Potato late blight (PLB) has become a resurgent disease following the introduction and spread of the A2 mating type and new strains of the A1 mating type of P. infestans into North America and Europe. New aggressive populations of the A1 and A2 mating types have now spread around the globe with the trade in seed potatoes. In Australia, PLB occurs infrequently in NSW, South Australia, Victoria, but more commonly in northern Tasmania, during atypical summer weather patterns characterised by periods of moist air combined with stagnant or slow moving depressions.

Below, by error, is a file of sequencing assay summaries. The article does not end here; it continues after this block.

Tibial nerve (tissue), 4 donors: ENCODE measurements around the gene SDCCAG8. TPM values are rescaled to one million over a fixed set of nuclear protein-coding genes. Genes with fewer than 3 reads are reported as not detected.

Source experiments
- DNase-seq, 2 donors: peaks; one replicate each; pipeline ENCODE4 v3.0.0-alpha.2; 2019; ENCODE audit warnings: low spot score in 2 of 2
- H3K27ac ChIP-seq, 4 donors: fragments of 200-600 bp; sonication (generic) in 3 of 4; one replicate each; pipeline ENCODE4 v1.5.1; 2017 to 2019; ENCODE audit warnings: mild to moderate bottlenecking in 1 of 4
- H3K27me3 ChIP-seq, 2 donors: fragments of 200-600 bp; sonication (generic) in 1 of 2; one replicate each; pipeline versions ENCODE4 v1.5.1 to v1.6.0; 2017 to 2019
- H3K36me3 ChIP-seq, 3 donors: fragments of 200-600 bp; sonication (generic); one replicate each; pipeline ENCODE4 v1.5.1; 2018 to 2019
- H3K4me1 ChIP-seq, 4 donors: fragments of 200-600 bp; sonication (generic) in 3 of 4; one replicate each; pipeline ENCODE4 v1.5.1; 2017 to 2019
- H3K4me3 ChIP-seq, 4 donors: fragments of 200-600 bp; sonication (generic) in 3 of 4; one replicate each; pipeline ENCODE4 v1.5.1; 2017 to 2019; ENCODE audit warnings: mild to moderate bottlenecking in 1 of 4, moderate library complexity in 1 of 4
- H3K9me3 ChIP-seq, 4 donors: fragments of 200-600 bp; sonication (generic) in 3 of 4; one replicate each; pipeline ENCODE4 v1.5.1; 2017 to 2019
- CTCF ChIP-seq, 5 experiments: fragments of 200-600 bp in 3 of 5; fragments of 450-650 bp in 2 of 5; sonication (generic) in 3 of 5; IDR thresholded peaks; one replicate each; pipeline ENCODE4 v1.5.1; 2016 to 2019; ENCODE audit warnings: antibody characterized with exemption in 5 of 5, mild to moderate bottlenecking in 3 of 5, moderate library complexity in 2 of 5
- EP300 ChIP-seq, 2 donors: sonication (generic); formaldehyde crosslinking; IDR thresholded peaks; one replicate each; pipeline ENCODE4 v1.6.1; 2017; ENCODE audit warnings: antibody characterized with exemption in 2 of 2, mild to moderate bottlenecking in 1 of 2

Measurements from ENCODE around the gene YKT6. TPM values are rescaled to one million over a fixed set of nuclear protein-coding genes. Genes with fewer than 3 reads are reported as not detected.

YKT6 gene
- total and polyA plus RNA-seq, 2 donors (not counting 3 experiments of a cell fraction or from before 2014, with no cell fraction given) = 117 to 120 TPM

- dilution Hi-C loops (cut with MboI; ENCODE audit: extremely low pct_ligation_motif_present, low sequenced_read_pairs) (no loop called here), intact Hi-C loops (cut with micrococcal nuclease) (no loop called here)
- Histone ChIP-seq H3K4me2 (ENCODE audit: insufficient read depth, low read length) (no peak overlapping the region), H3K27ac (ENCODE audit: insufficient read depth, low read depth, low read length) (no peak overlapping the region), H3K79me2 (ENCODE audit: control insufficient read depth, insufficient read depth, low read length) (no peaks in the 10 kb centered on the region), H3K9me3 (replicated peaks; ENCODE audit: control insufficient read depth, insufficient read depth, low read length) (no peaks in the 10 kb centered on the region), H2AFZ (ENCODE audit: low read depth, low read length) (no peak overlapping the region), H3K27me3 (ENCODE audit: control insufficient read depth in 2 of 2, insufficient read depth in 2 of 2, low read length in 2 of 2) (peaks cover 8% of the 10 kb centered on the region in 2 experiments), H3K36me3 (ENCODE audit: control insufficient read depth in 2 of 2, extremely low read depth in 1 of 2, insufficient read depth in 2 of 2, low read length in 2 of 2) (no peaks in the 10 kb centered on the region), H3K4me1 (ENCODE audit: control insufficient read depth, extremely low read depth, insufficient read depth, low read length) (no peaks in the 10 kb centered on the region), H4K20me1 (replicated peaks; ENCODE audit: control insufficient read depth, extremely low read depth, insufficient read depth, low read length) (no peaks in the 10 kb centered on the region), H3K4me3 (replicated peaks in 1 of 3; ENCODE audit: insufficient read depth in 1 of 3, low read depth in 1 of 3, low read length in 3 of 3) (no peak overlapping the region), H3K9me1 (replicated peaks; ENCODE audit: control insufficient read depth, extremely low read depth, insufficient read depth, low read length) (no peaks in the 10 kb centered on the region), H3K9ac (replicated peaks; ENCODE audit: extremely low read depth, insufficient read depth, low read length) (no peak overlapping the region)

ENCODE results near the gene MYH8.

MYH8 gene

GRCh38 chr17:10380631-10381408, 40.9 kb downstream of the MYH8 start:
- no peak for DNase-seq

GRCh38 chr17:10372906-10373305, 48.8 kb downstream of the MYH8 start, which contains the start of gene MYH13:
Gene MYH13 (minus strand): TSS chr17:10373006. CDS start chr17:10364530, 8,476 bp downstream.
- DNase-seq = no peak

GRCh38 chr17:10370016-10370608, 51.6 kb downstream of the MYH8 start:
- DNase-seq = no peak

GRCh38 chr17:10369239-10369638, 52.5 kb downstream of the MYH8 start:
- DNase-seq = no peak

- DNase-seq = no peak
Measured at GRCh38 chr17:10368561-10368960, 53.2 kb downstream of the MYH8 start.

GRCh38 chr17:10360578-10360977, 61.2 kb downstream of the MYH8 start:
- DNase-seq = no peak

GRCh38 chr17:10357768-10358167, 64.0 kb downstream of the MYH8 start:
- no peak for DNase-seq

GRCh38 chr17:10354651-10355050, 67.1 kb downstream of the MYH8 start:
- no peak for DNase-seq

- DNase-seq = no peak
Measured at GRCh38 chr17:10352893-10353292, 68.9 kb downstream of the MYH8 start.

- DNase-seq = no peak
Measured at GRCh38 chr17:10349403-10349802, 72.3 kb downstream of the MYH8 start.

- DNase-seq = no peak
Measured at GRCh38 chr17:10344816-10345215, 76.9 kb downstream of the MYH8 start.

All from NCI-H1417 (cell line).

In an early study, 20 isolates of P. infestans collected in Tasmania during PLB epidemics in the summers of 1998/99 and 99/2000 were characterised by RG57 probe analysis as single strain and of the A1 mating type. Diseased leaflets collected during PLB epidemics in 2010/11 and 2011/12 from NSW, Victoria and Tasmania (202 samples) were preserved as leaf squash preparations on FTA™ Classic Cards for microsatellite genotyping. Simple sequence repeat (SSR) genotypes were determined using the standard 12-plex Euroblight set of P. infestans SSRs. Initial analysis of 125 samples identified a single novel genotype of P. infestans not found anywhere else in the world and identical to the genotype of freeze-dried Australian isolates collected a decade previously. Consistent evidence of a single linage confirms that Australia does not have the A2 mating type, or the new aggressive strains of both the A1 and A2 mating types of P. infestans found elsewhere in the world.